Most engineering design tool suppliers are adopting the cloud for certain data-rich applications, and they are considering ways to offer additional cloud utilization. For instance, Autodesk is looking to deliver a few 3D modeling tools to customers using the cloud. Autodesk and other major suppliers, such as AVEVA, Bentley and Intergraph, view cloud computing as a logical delivery method since 3D rendering and algorithms of embedded analytic tools require significant processing power. Suppliers see costs, collaboration and sharing designs as more reasons to move some applications to the cloud.

Selective use of engineering design tool applications is ideal for cloud computing for many reasons. Service providers create cloud computing systems to meet clients’ business needs in several areas. Typical cloud computing services include virtual IT servers as extensions to a company’s local IT network, commercial or custom hosted software, software as a service, and network storage. In general, cloud computer systems are designed for scalability to support large numbers of customers, as well as demand surges.

Cloud benefits

The benefits of cloud computing include less hardware and software to manage and maintain. It is also highly scalable to meet the users’ needs, which are typically charged on usage. It can also be charged with a more predictable flat rate. However, in this model, customers cannot directly control the stability of the networks, and they are highly dependent on the service provider. In addition, cloud computing often requires sending data over the Internet and storing it on the third-party service provider. The privacy and security risk is of the utmost concern among users.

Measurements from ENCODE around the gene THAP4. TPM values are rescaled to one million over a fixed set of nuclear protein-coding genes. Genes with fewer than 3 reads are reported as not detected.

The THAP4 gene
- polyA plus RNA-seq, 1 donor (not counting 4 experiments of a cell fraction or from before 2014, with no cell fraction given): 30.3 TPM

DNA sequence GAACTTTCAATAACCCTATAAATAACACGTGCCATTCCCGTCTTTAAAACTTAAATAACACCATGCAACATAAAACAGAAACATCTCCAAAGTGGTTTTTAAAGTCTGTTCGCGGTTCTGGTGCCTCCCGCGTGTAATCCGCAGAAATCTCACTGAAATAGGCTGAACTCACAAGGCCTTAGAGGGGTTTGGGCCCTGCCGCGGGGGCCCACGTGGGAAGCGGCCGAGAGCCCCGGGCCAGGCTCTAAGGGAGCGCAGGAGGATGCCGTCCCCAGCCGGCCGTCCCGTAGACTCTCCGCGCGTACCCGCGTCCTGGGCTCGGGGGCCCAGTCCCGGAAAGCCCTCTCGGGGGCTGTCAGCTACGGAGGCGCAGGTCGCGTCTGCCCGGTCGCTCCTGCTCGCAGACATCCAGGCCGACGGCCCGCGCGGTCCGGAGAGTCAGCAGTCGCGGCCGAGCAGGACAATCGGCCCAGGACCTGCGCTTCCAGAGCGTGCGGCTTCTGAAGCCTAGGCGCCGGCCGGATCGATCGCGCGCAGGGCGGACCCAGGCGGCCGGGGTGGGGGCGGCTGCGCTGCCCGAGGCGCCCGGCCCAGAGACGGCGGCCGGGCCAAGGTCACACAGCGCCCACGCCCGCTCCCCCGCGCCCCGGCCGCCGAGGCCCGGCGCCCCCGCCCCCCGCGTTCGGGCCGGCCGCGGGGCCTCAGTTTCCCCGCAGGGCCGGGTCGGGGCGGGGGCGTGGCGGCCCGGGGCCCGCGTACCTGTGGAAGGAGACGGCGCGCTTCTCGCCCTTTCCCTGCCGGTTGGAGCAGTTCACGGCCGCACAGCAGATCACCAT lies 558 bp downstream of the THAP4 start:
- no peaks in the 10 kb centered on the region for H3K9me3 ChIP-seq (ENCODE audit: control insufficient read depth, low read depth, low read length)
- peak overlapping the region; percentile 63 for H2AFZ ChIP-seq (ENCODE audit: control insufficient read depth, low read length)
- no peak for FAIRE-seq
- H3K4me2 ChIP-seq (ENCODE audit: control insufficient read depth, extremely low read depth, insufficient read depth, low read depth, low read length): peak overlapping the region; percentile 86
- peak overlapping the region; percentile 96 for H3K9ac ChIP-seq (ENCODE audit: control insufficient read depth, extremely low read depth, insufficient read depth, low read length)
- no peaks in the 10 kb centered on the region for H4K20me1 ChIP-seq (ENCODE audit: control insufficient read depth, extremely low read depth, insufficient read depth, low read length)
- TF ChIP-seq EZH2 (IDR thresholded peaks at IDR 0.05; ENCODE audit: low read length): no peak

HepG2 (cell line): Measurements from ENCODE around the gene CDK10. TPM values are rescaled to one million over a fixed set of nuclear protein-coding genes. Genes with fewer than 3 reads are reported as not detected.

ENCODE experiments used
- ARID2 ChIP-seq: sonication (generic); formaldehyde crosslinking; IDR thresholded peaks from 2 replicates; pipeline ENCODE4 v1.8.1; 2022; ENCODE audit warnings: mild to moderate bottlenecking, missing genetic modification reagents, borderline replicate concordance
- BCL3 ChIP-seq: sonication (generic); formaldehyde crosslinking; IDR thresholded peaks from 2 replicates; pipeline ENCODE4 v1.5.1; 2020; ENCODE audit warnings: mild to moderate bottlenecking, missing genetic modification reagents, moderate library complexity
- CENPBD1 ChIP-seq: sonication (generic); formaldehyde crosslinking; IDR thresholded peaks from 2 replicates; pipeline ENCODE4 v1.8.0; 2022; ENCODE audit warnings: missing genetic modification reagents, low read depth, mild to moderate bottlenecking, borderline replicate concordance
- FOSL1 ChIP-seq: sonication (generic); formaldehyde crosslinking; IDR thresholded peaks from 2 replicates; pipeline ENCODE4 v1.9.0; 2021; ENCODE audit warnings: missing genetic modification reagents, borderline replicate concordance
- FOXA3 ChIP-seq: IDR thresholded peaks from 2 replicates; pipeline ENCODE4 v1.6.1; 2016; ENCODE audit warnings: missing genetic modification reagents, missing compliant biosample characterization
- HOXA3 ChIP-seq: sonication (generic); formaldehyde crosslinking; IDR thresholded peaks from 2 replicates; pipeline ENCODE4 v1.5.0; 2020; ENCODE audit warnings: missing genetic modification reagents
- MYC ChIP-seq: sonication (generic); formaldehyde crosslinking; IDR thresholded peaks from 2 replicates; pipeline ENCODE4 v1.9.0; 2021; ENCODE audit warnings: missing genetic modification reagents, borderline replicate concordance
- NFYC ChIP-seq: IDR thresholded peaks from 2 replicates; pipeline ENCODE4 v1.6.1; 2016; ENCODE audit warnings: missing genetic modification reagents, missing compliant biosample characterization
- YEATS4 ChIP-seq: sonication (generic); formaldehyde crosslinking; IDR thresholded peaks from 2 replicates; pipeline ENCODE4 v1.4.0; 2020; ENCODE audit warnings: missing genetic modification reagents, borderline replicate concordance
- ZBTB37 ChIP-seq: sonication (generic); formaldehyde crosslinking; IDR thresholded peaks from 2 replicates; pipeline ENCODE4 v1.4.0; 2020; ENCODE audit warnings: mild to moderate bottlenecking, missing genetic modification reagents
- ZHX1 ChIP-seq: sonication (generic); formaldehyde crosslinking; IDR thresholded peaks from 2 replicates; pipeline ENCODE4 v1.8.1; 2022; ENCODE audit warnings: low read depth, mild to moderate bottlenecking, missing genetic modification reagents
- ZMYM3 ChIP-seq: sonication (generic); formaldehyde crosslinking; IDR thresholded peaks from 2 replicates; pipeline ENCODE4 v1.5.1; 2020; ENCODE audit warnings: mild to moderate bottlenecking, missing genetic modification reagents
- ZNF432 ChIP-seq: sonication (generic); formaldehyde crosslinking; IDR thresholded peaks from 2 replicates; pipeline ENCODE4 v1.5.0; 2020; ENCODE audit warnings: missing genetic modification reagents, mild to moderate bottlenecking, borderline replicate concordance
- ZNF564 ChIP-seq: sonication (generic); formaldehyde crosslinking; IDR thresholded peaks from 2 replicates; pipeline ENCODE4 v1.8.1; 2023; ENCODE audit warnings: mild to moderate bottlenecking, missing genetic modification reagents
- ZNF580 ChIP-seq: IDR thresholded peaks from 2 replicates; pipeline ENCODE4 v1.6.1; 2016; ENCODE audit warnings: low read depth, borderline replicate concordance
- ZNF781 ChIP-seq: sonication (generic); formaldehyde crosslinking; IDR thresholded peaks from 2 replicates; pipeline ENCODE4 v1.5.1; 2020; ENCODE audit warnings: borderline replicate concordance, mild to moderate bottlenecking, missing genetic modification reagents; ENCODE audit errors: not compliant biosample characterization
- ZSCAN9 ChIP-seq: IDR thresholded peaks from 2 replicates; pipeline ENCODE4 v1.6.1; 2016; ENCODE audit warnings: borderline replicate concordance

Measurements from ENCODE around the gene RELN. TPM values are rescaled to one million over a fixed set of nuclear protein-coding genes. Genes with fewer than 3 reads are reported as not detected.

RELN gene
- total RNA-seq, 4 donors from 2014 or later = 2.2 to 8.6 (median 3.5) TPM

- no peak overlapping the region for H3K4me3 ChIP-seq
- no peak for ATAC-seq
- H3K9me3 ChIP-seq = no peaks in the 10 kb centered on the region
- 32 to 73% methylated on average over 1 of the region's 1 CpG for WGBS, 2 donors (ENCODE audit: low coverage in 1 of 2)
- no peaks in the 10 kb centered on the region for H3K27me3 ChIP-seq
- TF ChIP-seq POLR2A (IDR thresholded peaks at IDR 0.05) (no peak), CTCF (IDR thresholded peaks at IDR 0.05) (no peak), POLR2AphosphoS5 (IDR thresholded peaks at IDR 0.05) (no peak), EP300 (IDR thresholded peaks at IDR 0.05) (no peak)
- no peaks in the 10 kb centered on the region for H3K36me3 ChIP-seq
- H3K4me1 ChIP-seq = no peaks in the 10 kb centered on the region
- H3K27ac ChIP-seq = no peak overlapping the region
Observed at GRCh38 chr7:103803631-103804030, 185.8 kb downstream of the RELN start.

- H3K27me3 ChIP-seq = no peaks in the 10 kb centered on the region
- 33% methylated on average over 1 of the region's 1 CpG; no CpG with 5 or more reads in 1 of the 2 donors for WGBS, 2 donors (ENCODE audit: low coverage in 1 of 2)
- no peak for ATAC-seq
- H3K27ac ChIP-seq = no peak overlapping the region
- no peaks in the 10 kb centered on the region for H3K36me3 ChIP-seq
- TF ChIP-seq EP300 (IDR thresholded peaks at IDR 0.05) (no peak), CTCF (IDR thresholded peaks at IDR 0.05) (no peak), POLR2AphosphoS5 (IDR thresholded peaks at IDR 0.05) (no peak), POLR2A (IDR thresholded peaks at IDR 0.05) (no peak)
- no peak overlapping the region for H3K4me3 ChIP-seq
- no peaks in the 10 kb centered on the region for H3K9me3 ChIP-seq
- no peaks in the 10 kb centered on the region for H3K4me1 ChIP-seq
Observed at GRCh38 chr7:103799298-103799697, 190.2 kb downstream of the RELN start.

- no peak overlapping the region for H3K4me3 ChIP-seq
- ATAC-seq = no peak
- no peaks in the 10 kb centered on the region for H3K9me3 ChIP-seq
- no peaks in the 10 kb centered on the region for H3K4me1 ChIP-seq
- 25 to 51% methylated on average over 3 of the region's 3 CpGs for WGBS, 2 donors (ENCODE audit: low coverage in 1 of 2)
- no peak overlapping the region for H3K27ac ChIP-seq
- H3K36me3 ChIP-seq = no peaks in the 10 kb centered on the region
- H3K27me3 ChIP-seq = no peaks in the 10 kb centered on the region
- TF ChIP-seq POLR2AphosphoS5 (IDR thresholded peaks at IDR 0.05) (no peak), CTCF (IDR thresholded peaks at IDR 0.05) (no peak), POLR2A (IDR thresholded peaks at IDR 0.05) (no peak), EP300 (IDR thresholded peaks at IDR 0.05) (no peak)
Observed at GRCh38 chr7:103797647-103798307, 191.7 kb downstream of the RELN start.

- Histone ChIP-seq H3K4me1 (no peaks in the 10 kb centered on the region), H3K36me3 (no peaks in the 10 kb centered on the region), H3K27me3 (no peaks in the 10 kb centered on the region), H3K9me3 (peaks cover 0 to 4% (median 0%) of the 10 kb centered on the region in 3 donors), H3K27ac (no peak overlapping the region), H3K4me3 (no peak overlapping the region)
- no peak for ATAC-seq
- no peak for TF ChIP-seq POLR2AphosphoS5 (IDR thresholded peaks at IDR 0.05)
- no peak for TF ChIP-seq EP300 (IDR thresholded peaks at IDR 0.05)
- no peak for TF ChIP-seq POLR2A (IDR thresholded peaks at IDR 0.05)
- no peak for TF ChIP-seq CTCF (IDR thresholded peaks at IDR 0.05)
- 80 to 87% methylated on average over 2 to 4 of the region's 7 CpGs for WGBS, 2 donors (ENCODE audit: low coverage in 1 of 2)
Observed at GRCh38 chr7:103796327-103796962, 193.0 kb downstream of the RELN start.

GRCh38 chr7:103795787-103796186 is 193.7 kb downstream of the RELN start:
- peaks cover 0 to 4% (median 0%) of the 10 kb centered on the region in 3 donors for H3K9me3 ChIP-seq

While cloud-based engineering design tools are becoming more viable, ARC believes that suppliers need to develop a strategy for delivering tools to users that reflect their concerns and changing needs. Many users want to own the physical assets and digital information, and, as a result, private clouds rather than public clouds may be more appealing. In other situations, a combination of the two may be more appropriate.

Private clouds are the internal computing architectures used to process information behind the firewall. Also, private clouds can use spare internal computing capacity. The private cloud can maintain the data, while a public cloud can provide the processing power. The data still must be sent to the public cloud, but it can be done in an encrypted and very secure fashion. HP

The author
 
  Dick Slansky is a senior analyst with the ARC Advisory Group; his responsibilities include directing the research and consulting in the areas of PLM, ALM, and engineering design tools for both discrete and process industries. He has over 30 years of direct experience in manufacturing engineering, engineering design tools, control systems integration, software development, and technical project management. Mr. Slansky holds a BS degree in mechanical engineering from the University of Kansas, and a BS degree in computer science from Seattle Pacific University. 




Have your say
  • All comments are subject to editorial review.
    All fields are compulsory.

Related articles

FEATURED EVENT

Boxscore Database

A searchable database of project activity in the global hydrocarbon processing industry

Poll

Should the US allow exports of crude oil? (At present, US companies can export refined products derived from crude but not the raw crude itself.)


81%

19%




View previous results

Popular Searches

Please read our Term and Conditions and Privacy Policy before using the site. All material subject to strictly enforced copyright laws.
© 2013 Hydrocarbon Processing. © 2013 Gulf Publishing Company.